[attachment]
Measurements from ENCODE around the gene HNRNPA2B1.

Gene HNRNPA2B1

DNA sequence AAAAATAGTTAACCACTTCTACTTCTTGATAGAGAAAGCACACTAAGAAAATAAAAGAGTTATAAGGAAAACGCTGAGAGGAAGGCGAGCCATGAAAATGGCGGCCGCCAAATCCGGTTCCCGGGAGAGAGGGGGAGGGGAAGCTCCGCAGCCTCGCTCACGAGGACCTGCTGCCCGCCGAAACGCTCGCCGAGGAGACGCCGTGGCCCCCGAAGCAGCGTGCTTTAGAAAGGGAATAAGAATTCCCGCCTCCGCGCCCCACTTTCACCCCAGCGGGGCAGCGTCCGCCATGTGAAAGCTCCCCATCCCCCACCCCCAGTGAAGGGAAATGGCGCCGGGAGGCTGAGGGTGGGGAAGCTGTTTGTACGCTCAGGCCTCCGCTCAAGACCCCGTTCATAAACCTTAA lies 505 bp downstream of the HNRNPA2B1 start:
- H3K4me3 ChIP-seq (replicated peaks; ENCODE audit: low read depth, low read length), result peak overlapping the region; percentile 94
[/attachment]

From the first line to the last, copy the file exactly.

Measurements from ENCODE around the gene HNRNPA2B1.

Gene HNRNPA2B1

DNA sequence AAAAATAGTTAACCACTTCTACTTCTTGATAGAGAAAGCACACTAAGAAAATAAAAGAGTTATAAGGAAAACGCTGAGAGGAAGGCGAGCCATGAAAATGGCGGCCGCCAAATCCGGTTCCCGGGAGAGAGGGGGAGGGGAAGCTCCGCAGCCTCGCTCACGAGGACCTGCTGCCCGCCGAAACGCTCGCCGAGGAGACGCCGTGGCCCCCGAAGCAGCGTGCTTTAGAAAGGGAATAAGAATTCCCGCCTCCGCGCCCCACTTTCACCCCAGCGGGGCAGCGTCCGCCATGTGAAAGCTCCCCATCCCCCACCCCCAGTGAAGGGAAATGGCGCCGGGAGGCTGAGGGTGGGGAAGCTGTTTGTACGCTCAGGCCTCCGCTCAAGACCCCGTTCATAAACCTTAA lies 505 bp downstream of the HNRNPA2B1 start:
- H3K4me3 ChIP-seq (replicated peaks; ENCODE audit: low read depth, low read length), result peak overlapping the region; percentile 94